With a new administration taking office and a new law, the Every Student Succeeds Act, taking effect last fall, 2017 was an eventful for K-12 education — and those changes, among others, are only going to keep changing the playing field in 2018.
From district cooperatives and personalized professional development to new approaches to class design and assessment, administrators should keep their eyes on these six trends over the coming year.
Hailed as the "Most Disruptive Idea" in the 2017 Dive Awards for K-12, district cooperatives and collaboratives are likely to gain more steam in the coming year. Case in point: In the fall, Bill Gates announced that the Bill & Melinda Gates Foundation would refocus its educational philanthropy efforts on school networks, inspired in part by district collaborations like California's CORE Districts.
Expect reasons for collaboration between districts to maintain variety, as well, as the concept is flexible to fit a variety of needs that districts of all sizes and locations can benefit from. Existing cooperatives and collaboratives have focused on green schools, improving STEM in Appalachia, and getting more competitive pricing and quality for a wide selection of items like educational furniture, supplies, technology, food services, playground equipment, instructional support, sports equipment and uniforms for school and sports.
While the making trend has been building for the past few years, particularly in school media centers, these hands-on experiences — that range from using low-tech craft supplies to more advanced coding and digital tools — will continue to impact school and classroom design as well as curriculum.
A survey by School Library Journal released last year showed continuing growth in school maker programs and that more librarians are working with classroom teachers on incorporating maker activities into their teaching. One school district leader recently said his district’s philosophy is “Making is how we learn.”
With the growth in focus on career and technical education opportunities over the last few years, apprenticeship programs have returned to the spotlight. It should come as no surprise that these programs also have the support of President Donald Trump, who before taking office, was perhaps best known for his reality show "The Apprentice."
Criticism of the approach often centers around the potential for these programs to become a second-tier alternative to traditional postsecondary programs and degrees, which arguably deliver soft skills that help workers pivot to new fields amid economic changes alongside the technical skills necessary for success in a given field. But a rising skills gap among high school graduates and the acknowledgment that not everyone has the means to pursue a degree may necessitate an embrace of the model.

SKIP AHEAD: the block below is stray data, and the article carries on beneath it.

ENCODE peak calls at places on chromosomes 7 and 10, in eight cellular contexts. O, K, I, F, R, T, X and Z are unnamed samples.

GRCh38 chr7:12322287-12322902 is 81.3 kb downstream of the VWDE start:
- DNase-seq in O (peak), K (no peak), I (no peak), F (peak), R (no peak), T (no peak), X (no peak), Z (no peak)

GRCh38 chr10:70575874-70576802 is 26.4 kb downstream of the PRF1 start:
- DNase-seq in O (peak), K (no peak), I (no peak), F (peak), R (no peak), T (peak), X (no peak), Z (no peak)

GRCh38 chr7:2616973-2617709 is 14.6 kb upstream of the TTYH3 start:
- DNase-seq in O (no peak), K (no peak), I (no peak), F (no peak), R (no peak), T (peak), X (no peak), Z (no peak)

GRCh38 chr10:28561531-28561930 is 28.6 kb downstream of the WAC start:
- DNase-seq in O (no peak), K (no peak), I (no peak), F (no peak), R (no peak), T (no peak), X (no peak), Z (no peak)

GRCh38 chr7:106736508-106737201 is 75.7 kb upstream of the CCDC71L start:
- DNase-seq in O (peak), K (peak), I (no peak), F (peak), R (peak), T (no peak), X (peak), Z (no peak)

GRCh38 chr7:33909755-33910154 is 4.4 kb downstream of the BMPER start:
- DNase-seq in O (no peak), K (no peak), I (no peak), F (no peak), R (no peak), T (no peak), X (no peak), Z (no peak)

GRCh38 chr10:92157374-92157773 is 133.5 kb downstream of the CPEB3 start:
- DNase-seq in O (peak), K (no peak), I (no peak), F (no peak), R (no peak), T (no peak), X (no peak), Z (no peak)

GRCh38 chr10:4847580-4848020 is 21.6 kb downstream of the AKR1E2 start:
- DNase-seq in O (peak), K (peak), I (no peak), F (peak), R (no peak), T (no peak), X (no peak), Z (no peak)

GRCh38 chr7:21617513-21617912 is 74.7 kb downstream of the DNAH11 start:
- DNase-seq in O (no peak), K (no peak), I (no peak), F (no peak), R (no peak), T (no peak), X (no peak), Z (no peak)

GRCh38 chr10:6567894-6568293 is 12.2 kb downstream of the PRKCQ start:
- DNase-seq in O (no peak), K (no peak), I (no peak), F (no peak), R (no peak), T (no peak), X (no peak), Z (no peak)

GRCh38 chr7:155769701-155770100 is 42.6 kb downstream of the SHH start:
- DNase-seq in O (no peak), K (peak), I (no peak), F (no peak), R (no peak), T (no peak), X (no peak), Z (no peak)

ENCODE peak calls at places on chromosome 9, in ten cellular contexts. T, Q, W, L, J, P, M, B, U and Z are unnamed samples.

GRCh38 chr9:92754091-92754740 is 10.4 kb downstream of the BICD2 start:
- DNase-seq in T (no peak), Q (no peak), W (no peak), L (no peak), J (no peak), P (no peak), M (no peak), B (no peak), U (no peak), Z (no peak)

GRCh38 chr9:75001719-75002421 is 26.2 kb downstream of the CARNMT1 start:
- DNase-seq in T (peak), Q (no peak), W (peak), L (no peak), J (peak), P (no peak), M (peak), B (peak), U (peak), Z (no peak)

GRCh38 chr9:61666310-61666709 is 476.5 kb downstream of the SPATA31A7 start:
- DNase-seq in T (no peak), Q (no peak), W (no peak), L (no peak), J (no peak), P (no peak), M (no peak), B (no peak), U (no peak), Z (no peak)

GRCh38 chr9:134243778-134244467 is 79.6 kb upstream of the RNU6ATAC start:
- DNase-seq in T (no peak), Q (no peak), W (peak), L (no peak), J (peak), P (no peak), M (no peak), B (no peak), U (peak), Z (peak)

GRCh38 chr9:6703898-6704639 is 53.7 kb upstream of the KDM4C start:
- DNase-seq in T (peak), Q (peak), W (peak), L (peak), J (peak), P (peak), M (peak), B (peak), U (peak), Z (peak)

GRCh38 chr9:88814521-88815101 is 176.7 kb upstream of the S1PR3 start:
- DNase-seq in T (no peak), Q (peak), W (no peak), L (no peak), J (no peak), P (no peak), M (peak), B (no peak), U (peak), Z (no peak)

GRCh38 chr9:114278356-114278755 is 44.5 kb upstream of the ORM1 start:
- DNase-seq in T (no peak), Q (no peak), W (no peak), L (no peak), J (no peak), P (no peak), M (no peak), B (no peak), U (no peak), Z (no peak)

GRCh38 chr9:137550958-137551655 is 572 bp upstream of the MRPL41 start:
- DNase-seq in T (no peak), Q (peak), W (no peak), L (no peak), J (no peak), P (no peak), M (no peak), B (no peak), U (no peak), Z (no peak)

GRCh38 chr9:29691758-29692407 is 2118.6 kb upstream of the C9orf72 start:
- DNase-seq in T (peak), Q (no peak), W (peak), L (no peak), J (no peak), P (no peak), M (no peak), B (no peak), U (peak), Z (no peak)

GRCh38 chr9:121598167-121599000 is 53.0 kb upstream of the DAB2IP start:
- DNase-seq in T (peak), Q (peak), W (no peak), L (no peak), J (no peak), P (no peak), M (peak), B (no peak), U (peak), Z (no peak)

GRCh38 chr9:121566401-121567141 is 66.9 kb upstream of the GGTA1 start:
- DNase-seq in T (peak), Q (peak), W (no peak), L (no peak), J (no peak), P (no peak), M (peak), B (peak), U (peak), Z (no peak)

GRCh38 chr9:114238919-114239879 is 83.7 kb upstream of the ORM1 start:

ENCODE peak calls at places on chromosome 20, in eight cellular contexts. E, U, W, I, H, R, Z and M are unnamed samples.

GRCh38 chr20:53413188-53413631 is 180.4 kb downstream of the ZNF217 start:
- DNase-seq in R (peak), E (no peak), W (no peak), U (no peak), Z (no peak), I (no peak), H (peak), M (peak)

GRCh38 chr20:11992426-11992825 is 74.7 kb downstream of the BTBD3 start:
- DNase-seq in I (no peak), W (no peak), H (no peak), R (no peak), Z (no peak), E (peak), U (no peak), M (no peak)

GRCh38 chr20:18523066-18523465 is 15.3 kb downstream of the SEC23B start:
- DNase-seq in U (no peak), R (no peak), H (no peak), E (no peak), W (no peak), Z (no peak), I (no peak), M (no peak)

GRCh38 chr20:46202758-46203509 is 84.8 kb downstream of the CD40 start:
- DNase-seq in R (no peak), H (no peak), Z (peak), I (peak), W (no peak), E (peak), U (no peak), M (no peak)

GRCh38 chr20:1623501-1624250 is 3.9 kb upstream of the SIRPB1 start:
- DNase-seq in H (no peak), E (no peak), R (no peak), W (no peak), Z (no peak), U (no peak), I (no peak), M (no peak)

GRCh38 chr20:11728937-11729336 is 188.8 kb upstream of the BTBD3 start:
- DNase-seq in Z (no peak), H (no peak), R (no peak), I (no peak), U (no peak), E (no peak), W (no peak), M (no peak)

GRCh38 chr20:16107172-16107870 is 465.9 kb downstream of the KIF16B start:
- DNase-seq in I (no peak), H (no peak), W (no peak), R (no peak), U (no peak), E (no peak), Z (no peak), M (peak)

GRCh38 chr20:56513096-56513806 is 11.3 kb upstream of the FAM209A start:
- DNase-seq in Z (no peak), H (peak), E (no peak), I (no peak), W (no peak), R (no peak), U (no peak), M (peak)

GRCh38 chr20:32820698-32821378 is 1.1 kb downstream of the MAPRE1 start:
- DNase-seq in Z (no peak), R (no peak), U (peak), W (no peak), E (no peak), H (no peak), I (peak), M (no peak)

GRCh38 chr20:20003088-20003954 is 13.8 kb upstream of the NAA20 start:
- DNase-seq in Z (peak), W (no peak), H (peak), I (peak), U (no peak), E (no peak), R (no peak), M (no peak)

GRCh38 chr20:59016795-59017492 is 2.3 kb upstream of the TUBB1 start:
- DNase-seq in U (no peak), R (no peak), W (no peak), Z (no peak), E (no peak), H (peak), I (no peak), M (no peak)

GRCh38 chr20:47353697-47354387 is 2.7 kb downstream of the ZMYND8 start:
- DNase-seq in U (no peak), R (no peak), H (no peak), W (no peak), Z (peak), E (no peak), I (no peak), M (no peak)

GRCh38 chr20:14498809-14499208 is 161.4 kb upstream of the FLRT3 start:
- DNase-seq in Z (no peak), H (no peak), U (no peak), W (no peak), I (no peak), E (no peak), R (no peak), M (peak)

Its success will require more partnerships between education and private industry, building on an ongoing trend resulting from both funding needs and demands for career and technical education. But apprenticeships bring further incentive to local businesses in particular by opening new talent pools and providing a financial return on their investment when students graduate.
Personalized professional development
Districts have taken major steps in recent years toward moving away from a uniform approach to PD in which educators tend to participate in the same workshops regardless of their years of experience or whether the topic applies to their work. Online PD systems and microcredentials are a few of the ways districts are personalizing learning for their educators. But moving forward, more districts will discover that choice has to be balanced with the overall improvement goals of the district and the specific needs of local schools.
Ideally, says Learning Forward’s Executive Director Stephanie Hirsh, “content expectations — what we will learn and be able to do — are shared, and process or designs for learning — how we will get there — can be personalized.
When the Every Student Succeeds Act was signed into law in late 2015, it came with the promise of a reduction in high-stakes standardized testing. This was welcome news to educators — and a growing opt-out movement — who had grown weary of the amount of class time dedicated to teaching students how to succeed on reading and math assessments at the expense of a broader, well-rounded education.
With the law going into implementation in the fall, this spring's testing season will be the first where states have the ability to take advantage of the increased flexibility. Thus far, states have worked to reduce the number of testing days overall and better streamline assessments, though a 95% participation rate is still tied to federal funding, and many states are still largely sticking to reading and math exams as the primary indicators of student achievement.
With a handful of states, including California, still going back and forth with the U.S. Department of Education on their ESSA plans, it's difficult to gauge how the overall assessment picture will shape up, though this assessment season will likely provide a good idea of where things are headed in the next few years.
Flexible space and furniture
Educators with innovative approaches to instruction and grouping students are finding that classroom design and the school construction industry is beginning to catch up with them. Open spaces and modular furniture that allow for flexible arrangements are beginning to replace one-size-fits-all classrooms, as well as break-out spaces that allow teachers to work with small groups of students and students to collaborate on projects.
Just as teachers are increasingly considering the use of technology in planning their lessons, they will begin to discuss how to best configure these spaces for student learning. The challenge will be achieving this kind of flexibility in older school buildings.